Insider's guide: alumni advice for new first year students

At the University of Kent, you can explore the ancient world all the way from prehistory to the late Roman Empire and early Christianity. To give you a head start, we’ve put together some advice from our alumni about how to make the most of your first year at Kent!

What would encourage all first-year students to do before coming to University? 

“Make sure you know how to budget (and stick to it), and make sure you have your own bank account. A bi-weekly cash pack from your parents won’t help if you aren’t good with budgets!”

“Get a laptop if you can or borrow one from the library. It changed my life when I didn’t have to wander around looking for a free computer to write essays.”

“Check your Kent email regularly. Lots of really important information only comes by email.”

“Get the required books for your modules early! It’s nice to have your own copy for taking notes. If you get second-hand copies make sure they’re the same translation!”

“Whilst it’s not a must, look up a couple of academic articles so you get a feel for what they’re like, and you don’t face your first seminar without a clue what you’re trying to read.”

“If you’re an eager beaver (not a must because none of the lecturers assume prior knowledge) you can read around the subject just to give you a basis, this’ll help you figure out quicker what you’re most interested in and make it easier to get inspiration for essays.”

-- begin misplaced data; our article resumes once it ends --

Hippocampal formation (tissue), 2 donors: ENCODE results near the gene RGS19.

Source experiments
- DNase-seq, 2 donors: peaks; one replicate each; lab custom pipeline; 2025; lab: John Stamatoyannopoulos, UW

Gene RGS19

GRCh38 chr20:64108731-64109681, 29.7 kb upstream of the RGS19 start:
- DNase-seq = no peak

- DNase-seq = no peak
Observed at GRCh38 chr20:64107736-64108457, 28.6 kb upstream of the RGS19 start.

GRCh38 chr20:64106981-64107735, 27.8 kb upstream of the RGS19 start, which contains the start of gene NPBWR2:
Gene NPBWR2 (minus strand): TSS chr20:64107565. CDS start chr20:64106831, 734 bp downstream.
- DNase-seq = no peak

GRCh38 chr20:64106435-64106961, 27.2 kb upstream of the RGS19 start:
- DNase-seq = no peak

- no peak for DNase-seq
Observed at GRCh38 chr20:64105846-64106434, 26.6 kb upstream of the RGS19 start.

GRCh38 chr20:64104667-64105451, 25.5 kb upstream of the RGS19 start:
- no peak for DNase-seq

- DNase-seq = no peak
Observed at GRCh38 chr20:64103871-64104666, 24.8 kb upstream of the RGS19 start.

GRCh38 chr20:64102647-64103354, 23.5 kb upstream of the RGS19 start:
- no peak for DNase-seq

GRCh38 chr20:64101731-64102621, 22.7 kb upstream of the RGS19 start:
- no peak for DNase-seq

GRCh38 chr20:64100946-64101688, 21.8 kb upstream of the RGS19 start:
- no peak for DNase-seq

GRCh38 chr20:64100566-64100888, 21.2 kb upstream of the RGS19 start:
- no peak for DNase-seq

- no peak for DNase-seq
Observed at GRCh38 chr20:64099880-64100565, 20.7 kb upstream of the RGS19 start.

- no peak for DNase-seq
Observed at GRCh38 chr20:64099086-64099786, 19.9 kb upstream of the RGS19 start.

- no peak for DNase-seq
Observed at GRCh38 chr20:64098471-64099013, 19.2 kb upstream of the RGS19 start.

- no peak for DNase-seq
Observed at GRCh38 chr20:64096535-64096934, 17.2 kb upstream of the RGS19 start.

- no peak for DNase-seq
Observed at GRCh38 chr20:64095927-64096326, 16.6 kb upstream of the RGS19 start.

“Read the CLAS Handbook. It has loads of information about referencing and citation systems. If you do this first, then when it comes to writing your essay you can focus on the main aspects of assignments as you won’t need to concentrate on learning these simultaneously.”


What do you wish you’d done earlier when you got to Kent? 

“Joined the academic society! KCAS is the best way to connect with other people on your course early on and will give you an insight of what’s to come in your first year.”

“Used moodle more. Lecturers put key information and resources there that are crucial to your success. In addition to recommended reading lists, they put specific guidelines for essays too. It’ll save hours of time on research and essay planning (and help you get better marks).”

“Write up your lecture notes on the same day as the lecture, then fill in gaps by choosing from reading from the list your lecturer put together. It helped me understand a lot more that happened in class and my marks got better!”

“Be prepared for just how little six hours per week in class is! Most of the work for your degree is done outside of class, so be organised and work hard to get the most from those six hours.”

“Ask for help! I thought I would have to fend for myself, but actually talking to my adviser set me on the right path. I wish I hadn’t waited so long to ask her about the questions I had!”

“I wish I’d gone to office hours sooner. I was afraid to go because I didn’t want to seem like I didn’t know what was going on. When I did, my lecturer helped me make sense of the module and I enjoyed it so much more after I got up the courage to talk to her.”


If you could recommend a single book or article, what would it be and why? 

Oxford Classical Dictionary. So useful. There are two copies in the Library and we have online access too! It’s WAY, WAY better than Wikipedia! It’s good for looking up every author, topic and person that you come across, before you do your wider reading. Try to do this ahead of the lecture or seminar on the relevant subject – this really boosted my confidence that I knew what I was doing!”